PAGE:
Thomas Earl Skaife bought the estate from the Cape Marine Suburbs in 1911. He sold it to Friedrich Wilhelm Knacke in 1920 who named the estate Earl's Dyke. Knacke demolished the original house in 1929 and built on it a house to be envied. This house designed by William Grant still remains today.

"The site itself is one to be envied, for the house is built on a spur of the mountain that juts out between two ravines. Each of these ravines has been treated in a natural manner, with paths falling through flowering shrubs and indigenous trees to streams. In one of these is a waterfall, below which has been built an open-air swimming pool, entirely shaded by the tall side of the ravine. It is nature aided by subtleties that pass as Nature's handiwork." Cape Argus December 1929 "

Trude Knacke (Friedrich Wilhelm Knacke's daughter) inherited Earl's Dyke in 1945. She recalls many fond childhood memories of the place, especially of the old natural pool which is now known as the 'meditation pool'. The seventies styled brick pool-house on the terrace (now our Wellness Centre) was built comparatively recently in 1985.

In 2002 Maree Brink and Johannes Lategan took over custodianship of Earl's Dyke from Trude.

In 2003, the neighbouring property, 3 Chilworth, was acquired, renovated, renamed Deck House and incorporated into the estate. In contrast with the formal Earl's Dyke Manor, Deck House has been developed along clean modern lines with plenty of sunlight and large wooden decks. The Deck House has an exclusive pool and all the rooms have private decks.

The Villa, a further neighbouring property, was the latest addition to the estate in 2005.

The vision of the new custodians is to establish a private nature reserve and retreat with extensive gardens, a nursery and a re-established natural forest. The extensive gardens at Camps Bay Retreat have undergone a fair amount of upgrading and development and they will continue to grow and be developed.

In 2004 a hanging bridge that joins the neighbouring properties was constructed. The bridge links the two properties, Earl's Dyke Manor and the Deck House, to create a unique setting surrounded by nature, sea and utmost natural beauty.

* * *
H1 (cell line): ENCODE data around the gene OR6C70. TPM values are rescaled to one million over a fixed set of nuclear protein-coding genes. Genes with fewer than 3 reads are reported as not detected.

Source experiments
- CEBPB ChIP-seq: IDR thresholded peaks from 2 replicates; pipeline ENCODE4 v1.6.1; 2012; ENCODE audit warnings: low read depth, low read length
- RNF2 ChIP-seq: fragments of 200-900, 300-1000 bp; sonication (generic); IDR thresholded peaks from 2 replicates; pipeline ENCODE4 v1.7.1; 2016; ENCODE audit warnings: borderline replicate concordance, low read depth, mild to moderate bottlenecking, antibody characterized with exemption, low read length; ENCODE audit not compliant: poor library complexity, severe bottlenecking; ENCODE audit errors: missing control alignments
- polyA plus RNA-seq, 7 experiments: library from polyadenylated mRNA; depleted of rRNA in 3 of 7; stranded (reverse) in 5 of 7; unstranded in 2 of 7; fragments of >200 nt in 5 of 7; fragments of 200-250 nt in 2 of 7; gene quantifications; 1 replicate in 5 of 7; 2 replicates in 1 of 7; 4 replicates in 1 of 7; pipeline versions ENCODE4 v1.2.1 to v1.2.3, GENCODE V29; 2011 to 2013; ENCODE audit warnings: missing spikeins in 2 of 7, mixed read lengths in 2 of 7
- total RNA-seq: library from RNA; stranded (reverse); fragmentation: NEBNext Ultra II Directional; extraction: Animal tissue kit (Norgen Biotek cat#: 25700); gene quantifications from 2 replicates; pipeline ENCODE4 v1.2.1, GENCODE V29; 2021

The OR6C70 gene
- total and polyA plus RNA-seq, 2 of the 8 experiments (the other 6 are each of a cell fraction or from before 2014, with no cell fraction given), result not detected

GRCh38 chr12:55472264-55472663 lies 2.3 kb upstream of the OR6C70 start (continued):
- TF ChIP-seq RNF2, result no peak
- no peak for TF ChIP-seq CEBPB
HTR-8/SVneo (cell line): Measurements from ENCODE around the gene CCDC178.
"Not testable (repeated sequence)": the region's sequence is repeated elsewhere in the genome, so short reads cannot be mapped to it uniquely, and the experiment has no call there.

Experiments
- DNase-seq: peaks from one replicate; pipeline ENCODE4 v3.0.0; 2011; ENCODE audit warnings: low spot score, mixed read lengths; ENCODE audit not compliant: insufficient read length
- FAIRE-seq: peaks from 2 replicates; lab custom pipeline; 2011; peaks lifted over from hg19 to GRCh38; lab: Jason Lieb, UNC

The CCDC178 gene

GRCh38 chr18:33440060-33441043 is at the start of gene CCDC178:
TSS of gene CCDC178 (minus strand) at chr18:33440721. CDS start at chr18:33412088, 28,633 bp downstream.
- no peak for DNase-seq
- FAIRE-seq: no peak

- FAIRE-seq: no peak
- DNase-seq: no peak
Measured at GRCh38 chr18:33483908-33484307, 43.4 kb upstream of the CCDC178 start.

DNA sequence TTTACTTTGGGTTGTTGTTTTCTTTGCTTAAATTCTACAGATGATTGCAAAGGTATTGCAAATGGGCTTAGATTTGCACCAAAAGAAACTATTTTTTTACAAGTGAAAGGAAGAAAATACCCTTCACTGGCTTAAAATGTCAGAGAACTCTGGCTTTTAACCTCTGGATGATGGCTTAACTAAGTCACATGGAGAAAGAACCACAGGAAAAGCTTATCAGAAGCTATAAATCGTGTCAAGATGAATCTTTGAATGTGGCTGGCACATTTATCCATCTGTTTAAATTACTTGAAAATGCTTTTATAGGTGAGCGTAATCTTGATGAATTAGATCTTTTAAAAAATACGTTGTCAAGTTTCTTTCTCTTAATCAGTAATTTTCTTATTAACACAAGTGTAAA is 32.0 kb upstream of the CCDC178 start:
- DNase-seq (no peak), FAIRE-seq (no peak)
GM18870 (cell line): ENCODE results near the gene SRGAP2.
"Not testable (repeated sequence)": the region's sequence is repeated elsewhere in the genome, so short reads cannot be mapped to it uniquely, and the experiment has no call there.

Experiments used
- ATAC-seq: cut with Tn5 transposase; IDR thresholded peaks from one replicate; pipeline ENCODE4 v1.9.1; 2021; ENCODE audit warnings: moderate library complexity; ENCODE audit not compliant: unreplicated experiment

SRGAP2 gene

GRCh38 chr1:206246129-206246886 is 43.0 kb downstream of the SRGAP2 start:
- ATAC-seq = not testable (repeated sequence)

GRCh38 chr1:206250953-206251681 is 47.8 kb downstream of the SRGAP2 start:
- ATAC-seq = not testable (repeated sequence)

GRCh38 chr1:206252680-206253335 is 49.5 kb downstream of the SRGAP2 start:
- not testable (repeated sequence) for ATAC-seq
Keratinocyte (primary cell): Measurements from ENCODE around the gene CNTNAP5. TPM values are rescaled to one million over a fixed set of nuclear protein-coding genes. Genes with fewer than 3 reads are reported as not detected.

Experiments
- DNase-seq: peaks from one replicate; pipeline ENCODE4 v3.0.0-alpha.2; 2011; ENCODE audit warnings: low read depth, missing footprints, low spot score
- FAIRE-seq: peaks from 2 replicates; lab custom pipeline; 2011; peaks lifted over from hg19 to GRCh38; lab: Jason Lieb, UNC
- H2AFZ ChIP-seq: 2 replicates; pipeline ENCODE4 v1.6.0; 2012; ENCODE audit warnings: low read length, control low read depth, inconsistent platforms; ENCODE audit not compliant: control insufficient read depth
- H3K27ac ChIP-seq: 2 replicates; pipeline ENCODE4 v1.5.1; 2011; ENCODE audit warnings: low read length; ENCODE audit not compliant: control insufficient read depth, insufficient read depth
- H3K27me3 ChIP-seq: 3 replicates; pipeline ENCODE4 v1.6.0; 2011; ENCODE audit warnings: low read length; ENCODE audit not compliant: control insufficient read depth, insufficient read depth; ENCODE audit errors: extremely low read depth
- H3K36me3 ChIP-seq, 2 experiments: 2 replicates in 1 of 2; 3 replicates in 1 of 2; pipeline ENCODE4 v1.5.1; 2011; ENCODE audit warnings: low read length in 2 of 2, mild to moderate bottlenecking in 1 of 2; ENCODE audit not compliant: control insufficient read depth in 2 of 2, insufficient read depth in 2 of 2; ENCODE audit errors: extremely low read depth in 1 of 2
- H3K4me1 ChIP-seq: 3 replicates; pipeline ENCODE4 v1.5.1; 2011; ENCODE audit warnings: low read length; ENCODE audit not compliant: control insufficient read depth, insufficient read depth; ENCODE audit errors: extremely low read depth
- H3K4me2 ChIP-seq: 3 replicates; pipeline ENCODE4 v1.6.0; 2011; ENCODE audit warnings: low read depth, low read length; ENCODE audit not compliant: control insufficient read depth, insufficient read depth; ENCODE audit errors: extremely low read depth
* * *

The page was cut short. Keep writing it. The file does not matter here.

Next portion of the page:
Heritage Lounge

Through our Heritage Lounge we like to share our wonderful history and heritage with our guests, so they can become just as excited and intrigued by
how Camps Bay Retreat came to be, as we are.

South Africa is a multi-ethnic society encompassing a wide variety of cultures, languages, and religions. Its pluralistic makeup is reflected in the constitution’s recognition of 11 official languages, which is among the highest number of any country in the world. There are eleven official languages of South Africa: Afrikaans, English, Ndebele, Northern Sotho, Sotho, Swazi, Tswana, Tsonga, Venda, Xhosa and Zulu. Fewer than two percent of South Africans speak a first language other than an official one. South Africa is truly a Rainbow Nation and we understand and embrace that. In our Heritage Lounge we try to depict as many cultures and histories as we can - we try to link each of these to a valued employee of Village & Life. This makes the cultural experience so much more personal and relevant.

German Heritage features prominently in the form of Mr. Knacke’s story and history. As seen in our history section, he was the original owner of Earl’s Dyke, and our guests always find it interesting to see how the property has progressed and changed - or in some cases stayed the same - from Mr. Knacke’s time.

Other heritages and explanations in our Heritage Lounge include Indian heritage, British heritage, Coloured heritage and Xhosa heritage. For each of these histories, we have chosen a staff member to represent and explain their background and heritage. Indian heritage features Caamil Latchman, our famous barman, British heritage features Robyn Copendale, our restaurant custodian, Coloured heritage shows Zeta Vlotman, our recruitment specialist while Xhosa heritage shows mama Sheila Bobe, our very best housekeeper.

Maree Brink, owner of Camps Bay Retreat, explains that the Heritage Lounge was born from the curiosity of mostly European, Malaysian and Indonesian guests, who would often wonder about their contribution to Africa. It is a natural inclination to wonder about one’s ancestors - the Heritage Lounge provides easy access to guests who are often too shy to ask about the different mix of cultures and heritages in South Africa. This is an interesting form of reverse ‘Root Tourism’, and increasingly we have found that with American tourists it works the other way around - they come to find their roots in Africa.

The Heritage Lounge reflects perfectly how the eclectic mix of our Rainbow Nation fits together - it celebrates South African culture and shows our guests how proud each and every South African is of his or her heritage.